What Will the Yield Curve Look Like if the Fed Hikes in Dec and March?

Futures positions imply a 92% chance the Fed will hike in Dec and 50% again in March. How will the yield curve respond?

Let's start with a discussion of how the short-end of the yield curve will act.

The following chart shows that when the yield on 3-month treasuries jumps above the Fed Funds rate, a rate hike is imminent.

CME futures suggest a 92% chance in December and just over 50% in March.

If the Fed does get in two rate hikes, what would the yield curve look like?

I suggest something like the following.

3-Month to 10-Year US Treasury Yield Projection

My base assumption is consumer price inflation is not about to jump significantly higher, and if not, there will be downward pressure on long-term yields.

The short-end of the curve is easier to predict. Add 50 basis points of hikes, then subtract about 5-10 basis points corresponding to the patterns in the first chart.

Inversion Chances

The blue oval represents an area in which we may see a yield curve inversion (longer-dated treasuries yield less than shorter-dated treasuries).

Should that occur, it will be a strong recession warning.

An inverted curve does not guarantee a recession, however, nor does lack of inversion mean a recession will not happen.

Regardless, we are very close to the end of this rate hike cycle.

Mike "Mish" Shedlock

“If the Fed does get in two rate hikes, what would the yield curve look like?”

What have they been right about so far?
If the Fed were to make two correct decisions in a row, what would the economy look like?

So far the rate hikes have been done using RRPO, finanical repression. RRPO affects the broader market, not just a few charter banks. The first hike had 105B of RRPO, and now the terms are simply buried in the boilerplate at some astronomical figure per day, and potentially more than QE, which was 85B a month. The discount window is an old Fed tool, with RRPO the banker grabs you by the collar and says borrow. Without funding these rate hikes, interest rates would be much lower, which is another term for inverted yield curve. If the Fed lets off the gas, the vortex of falling rates (as you note the market has already priced in a rise) could suck us into a deflationary spiral. Of course if the banks simply stop borrowing there is no need to open the RRPO line. and basically everyone is happy.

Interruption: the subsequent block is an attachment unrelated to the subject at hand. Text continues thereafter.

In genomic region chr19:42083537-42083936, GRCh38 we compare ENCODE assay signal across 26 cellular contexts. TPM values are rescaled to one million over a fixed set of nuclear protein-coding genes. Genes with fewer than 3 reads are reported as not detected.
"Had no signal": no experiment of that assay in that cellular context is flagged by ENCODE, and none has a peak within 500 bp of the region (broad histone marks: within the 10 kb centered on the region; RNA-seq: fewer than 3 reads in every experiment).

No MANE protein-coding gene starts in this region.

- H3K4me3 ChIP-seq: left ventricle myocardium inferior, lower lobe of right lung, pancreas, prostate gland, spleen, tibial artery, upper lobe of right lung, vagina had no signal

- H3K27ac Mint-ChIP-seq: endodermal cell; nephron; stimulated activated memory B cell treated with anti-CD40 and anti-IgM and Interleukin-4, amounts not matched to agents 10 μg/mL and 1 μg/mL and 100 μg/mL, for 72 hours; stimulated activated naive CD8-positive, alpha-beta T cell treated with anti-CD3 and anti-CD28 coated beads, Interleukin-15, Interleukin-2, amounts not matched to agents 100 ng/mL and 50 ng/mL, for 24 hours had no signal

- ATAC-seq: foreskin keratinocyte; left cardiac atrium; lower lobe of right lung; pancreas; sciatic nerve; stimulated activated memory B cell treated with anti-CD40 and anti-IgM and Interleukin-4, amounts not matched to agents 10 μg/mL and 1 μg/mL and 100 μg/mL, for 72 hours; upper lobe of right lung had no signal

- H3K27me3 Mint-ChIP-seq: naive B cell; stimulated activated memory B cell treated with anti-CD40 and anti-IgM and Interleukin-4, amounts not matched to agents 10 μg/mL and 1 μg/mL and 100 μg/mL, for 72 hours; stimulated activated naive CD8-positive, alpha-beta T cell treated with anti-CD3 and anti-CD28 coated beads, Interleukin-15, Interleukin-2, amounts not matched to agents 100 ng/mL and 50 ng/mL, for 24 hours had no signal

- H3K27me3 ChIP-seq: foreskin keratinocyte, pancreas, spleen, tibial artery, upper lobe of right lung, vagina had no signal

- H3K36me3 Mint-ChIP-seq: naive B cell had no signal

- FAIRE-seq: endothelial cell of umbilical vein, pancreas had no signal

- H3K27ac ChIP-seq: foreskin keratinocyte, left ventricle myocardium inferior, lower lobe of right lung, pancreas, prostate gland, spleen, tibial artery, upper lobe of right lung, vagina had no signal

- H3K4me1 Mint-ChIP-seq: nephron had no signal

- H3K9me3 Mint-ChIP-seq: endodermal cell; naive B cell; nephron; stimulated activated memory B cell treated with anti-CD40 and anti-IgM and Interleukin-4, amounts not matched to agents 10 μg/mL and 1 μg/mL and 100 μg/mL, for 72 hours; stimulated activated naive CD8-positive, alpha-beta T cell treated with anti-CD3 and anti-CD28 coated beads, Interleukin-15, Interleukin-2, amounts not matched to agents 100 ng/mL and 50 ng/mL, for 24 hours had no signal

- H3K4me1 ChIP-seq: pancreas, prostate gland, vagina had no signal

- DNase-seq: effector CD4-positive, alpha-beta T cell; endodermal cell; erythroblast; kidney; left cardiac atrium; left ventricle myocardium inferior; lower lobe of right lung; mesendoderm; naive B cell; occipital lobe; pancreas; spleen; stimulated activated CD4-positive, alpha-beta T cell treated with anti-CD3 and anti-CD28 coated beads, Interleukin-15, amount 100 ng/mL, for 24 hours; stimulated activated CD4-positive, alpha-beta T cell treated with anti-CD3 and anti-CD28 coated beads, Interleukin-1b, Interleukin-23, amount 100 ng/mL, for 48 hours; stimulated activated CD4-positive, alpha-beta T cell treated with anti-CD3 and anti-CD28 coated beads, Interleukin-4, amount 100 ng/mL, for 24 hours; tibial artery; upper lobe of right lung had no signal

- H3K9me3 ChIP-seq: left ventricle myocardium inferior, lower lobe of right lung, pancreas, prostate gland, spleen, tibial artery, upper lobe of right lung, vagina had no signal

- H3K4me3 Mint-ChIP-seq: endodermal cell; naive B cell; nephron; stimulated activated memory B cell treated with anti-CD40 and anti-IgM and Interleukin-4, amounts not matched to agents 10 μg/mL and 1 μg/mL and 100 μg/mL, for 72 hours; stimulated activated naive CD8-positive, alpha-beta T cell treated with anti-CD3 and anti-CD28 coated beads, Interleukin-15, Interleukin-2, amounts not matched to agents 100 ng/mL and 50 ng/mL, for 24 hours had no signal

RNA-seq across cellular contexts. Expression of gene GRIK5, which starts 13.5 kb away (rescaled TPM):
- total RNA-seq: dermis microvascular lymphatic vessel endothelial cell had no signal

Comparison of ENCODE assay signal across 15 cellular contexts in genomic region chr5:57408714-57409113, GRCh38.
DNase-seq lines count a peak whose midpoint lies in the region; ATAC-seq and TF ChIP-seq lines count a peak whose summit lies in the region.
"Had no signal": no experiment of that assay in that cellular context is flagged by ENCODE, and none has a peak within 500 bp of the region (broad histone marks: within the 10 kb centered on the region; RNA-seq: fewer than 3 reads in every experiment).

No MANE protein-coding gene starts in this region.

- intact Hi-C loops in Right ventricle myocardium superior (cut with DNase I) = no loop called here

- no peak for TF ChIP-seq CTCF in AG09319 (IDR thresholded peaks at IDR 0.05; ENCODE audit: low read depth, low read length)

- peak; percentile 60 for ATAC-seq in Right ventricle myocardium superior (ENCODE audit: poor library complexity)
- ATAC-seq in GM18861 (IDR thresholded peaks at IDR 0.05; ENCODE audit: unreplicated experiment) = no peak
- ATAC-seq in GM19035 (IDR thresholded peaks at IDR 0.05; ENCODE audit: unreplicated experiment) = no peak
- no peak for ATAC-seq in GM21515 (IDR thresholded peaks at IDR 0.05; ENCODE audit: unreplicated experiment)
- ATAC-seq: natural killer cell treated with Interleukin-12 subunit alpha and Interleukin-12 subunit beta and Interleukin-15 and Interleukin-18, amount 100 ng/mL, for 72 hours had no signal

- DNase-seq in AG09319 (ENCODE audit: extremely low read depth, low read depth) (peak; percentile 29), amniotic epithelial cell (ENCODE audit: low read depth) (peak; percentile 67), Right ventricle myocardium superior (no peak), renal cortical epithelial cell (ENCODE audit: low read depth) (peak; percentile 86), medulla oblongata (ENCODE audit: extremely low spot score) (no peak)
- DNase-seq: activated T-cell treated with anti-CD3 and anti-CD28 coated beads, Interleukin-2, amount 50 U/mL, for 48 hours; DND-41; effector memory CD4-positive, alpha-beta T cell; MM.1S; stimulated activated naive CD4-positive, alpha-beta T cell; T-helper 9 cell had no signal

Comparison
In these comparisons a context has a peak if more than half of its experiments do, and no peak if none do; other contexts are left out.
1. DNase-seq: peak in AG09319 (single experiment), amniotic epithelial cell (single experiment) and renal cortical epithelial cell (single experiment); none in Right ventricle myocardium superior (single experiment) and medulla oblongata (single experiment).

Where is the demand for long-term treasuries going to come from when risk rises for govt defaults, trust is destroyed when the pedophilia bubble pops, and when gentlemen stop preferring bonds and opts for Bitcoin?

You continue to ignore the real reasons the Fed is hiking, which has nothing to do with the economy and everything to do with their reputation as a serial bubble blower and the pending pension crisis. Since the flows into stocks from the periphery will only be increasing and the govt pension problem only getting worse, why would they stop hiking?

That means any meaningful decline in the 1st half of the next year and definitely in 2nd half. My reason for Bitcoin is black money, especially in politically unstable countries. Oh economically unstable countries.

Why would they stop hiking?
1: recession
2: sustained stock market decline
I expect both

Inverted yield curves are no longer a signal for impending recession. Historically, during uncertain times, the yield inverted because of increased demand for longer dated maturities. The rates for longer dated maturities went down. In this case, it will invert because the yield for shorter dated maturities will be forced up. The FED is forcing an invert, not the market.

I think the FED is raising rates because they need room to lower them if things get bad.

Mish: I believe you're misreading the chart. The Fed Funds implied probability of a December hike is 100%, broken down to about 92% chance of 25 bps, and 8% chance of 50 bps.

  1. recession
  1. sustained stock market decline

I've been expecting them for darn near 3 years and it ain't come yet.

The 2 yr and 10 yr treasury spread watch is definitely on. Will be definitely interesting watching the spread over the next few weeks as the quarter point raise in two weeks looks to be a go. Do inverted yield curves provide a good correlation of impending recessions? https://www.cnbc.com/2017/11/28/this-potential-signal-should-cause-investors-to-head-for-the-exits.html